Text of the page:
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Henri Dutilleux (1916 - 2013)

3 Strophes Sur la nom Sacher


1. Un poco deciso
The 3 Strophes sur la nom Sacher were written by Henri Dutilleux at the behest of Russian
cellist Msitslav Rostropovich, as part of a project to commemorate the 70th birthday of his friend
the conductor Paul Sacher. Dutilleux was among 12 composers selected by Rostropovich for
this task, each of whom had worked alongside Sacher in the past. To reinforce the dedication,
each composition was to be based on a theme derived from the letters S A C H E R. While this
may seem impossible to those who recognize the musical alphabet as stopping at G, a clever
mix of musical languages soon establishes the pattern Es (german e flat), A, C, H (german B
natural), E, and Re (D natural in the french system).
Those new to the music of Henri Dutilleux will find a wonderful introduction to his works in the 3
strophes Sur la nom Sacher. Those familiar with his works will recognize that Dutilleux was a
master of orchestral texture - following and enlarging the impressionistic sound world of his
countrymen Debussy and Ravel. In composing the 3 strophes, the restriction to a single cello
was not a limitation for Dutilleux, but rather an opportunity to explore its coloristic possibilities in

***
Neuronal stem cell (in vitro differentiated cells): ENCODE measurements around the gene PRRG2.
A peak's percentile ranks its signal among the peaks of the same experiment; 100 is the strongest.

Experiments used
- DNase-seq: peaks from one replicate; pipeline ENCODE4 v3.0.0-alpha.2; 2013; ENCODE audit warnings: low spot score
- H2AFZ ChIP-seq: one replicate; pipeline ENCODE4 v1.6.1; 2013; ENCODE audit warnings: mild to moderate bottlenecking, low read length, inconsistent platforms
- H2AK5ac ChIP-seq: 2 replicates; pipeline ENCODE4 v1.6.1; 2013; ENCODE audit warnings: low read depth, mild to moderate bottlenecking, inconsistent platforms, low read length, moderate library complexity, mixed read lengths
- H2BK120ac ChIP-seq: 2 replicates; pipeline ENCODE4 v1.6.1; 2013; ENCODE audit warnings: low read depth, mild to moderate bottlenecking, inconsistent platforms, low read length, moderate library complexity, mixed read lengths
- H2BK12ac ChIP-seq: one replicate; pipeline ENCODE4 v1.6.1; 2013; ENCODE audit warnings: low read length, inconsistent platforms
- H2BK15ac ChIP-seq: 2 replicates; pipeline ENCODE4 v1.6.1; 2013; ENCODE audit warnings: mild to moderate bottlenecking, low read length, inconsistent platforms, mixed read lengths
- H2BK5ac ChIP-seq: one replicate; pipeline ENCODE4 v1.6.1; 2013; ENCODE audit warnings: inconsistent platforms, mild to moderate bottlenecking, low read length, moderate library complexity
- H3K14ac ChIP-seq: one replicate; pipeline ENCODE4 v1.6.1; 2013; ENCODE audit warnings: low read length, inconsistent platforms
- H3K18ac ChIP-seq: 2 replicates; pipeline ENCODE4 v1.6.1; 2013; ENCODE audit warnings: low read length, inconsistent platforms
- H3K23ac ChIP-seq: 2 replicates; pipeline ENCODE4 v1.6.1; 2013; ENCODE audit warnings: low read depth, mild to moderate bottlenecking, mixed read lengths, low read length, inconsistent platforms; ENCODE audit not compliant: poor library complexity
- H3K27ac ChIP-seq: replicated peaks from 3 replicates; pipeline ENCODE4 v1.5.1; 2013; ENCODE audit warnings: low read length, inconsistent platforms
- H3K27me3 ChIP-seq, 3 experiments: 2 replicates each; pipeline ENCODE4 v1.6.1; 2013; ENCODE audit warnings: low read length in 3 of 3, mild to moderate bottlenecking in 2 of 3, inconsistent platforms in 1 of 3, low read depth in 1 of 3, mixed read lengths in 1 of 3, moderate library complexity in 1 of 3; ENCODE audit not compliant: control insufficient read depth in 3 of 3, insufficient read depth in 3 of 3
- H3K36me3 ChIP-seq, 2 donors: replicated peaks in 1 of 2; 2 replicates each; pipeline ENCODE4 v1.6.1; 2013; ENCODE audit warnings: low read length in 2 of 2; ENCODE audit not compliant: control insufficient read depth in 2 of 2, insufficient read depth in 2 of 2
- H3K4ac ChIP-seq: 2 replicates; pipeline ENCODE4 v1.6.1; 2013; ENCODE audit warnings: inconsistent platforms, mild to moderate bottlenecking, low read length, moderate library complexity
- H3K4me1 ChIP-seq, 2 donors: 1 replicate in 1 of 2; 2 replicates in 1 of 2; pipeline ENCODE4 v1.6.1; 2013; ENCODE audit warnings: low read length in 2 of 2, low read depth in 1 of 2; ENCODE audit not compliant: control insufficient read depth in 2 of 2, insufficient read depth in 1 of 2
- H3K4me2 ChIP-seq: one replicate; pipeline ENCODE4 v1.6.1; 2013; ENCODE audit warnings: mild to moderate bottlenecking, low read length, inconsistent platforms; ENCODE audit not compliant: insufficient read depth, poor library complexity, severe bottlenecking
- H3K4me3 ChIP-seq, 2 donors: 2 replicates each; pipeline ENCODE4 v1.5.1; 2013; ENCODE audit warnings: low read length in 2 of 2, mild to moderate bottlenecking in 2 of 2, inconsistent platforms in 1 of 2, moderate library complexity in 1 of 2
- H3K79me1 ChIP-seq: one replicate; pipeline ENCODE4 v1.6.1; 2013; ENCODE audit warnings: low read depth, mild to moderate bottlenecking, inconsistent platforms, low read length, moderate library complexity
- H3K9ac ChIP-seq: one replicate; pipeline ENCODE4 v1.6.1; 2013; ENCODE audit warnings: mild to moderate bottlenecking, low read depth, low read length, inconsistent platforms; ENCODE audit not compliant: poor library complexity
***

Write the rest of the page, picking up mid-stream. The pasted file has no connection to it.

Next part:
isolation. Having previously worked with Rostropovich on his cello concerto "Tout un Monde
Lointain", Dutilleux was well aware of the technical and musical feats the cellist was capable of,
and the lengths to which he could therefore push the instrument in his composition. Dutilleux
does so immediately, - extending the range of the instrument by asking the cellist to lower the
pitch of his bottom two strings.
The first strophe un poco indeciso begins by evolving the SACHER theme in enlarging groups
separated by rests before it is played complete for the first time, in pizzicato. This pattern then
repeats with the rests replaced by notes played by striking the bow against the open bass
strings of the cello. The opposition of the upper and lower registers of the cello continues in an
increasingly frenetic section that leads to a a climax which covers the entire range of the
instrument before dissolving into silence at its highest point. Following a brief pause, Dutilleux
embeds a second tribute to Paul Sacher in his score, having the cellist reenter with a quote from
Bela Bartoks Music For Strings, Percussion and Celesta which Sacher had premiered to great
acclaim in 1937. Following this brief aside, the movement concludes by revisiting its various
timbres in a quiet denouement.